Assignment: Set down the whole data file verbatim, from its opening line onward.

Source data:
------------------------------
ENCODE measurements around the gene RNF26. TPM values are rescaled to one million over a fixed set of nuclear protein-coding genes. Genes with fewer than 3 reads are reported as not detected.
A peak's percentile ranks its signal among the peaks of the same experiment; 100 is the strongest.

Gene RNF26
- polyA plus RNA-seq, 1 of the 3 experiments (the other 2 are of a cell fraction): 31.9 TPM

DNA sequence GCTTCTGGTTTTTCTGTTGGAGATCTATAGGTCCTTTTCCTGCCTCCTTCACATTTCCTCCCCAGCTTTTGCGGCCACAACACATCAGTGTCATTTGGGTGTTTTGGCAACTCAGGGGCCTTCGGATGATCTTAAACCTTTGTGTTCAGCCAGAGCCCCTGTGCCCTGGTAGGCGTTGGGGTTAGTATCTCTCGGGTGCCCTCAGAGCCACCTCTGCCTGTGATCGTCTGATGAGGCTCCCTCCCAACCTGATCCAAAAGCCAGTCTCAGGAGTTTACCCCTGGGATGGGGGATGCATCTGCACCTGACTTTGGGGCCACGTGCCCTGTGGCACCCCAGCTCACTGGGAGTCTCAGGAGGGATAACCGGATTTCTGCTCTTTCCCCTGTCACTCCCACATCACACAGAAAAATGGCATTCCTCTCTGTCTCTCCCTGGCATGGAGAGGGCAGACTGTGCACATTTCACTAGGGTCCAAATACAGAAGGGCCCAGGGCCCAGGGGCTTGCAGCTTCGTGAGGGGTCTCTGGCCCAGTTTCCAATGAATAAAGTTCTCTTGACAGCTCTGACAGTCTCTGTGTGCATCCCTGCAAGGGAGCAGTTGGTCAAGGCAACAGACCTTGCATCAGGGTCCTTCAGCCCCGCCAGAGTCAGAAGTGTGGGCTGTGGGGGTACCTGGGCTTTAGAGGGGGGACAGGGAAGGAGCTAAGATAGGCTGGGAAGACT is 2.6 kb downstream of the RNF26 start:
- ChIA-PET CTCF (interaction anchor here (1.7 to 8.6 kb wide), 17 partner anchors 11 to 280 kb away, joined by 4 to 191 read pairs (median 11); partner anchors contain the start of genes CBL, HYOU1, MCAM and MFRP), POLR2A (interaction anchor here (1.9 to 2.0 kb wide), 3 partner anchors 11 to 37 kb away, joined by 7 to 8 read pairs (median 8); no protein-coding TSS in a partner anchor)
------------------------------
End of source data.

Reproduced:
ENCODE measurements around the gene RNF26. TPM values are rescaled to one million over a fixed set of nuclear protein-coding genes. Genes with fewer than 3 reads are reported as not detected.
A peak's percentile ranks its signal among the peaks of the same experiment; 100 is the strongest.

Gene RNF26
- polyA plus RNA-seq, 1 of the 3 experiments (the other 2 are of a cell fraction): 31.9 TPM

DNA sequence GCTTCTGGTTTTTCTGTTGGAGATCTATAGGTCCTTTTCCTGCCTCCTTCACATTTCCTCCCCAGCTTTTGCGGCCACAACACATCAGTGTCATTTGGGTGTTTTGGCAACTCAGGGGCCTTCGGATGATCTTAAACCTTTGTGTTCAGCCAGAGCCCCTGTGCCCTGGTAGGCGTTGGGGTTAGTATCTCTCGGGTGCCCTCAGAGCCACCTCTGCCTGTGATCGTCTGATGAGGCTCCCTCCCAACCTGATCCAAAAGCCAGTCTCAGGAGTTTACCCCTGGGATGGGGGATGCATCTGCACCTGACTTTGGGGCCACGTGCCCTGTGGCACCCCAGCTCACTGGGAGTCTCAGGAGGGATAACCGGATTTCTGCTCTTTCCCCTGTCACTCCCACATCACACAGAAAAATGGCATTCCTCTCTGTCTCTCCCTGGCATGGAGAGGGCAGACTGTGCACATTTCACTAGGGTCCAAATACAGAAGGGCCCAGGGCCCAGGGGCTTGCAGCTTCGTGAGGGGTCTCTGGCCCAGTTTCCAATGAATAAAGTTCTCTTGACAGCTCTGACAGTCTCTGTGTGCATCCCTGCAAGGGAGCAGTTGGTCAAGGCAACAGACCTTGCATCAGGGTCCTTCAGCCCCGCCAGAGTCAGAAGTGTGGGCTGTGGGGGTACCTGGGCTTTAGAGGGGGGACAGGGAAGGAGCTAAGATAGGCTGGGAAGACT is 2.6 kb downstream of the RNF26 start:
- ChIA-PET CTCF (interaction anchor here (1.7 to 8.6 kb wide), 17 partner anchors 11 to 280 kb away, joined by 4 to 191 read pairs (median 11); partner anchors contain the start of genes CBL, HYOU1, MCAM and MFRP), POLR2A (interaction anchor here (1.9 to 2.0 kb wide), 3 partner anchors 11 to 37 kb away, joined by 7 to 8 read pairs (median 8); no protein-coding TSS in a partner anchor)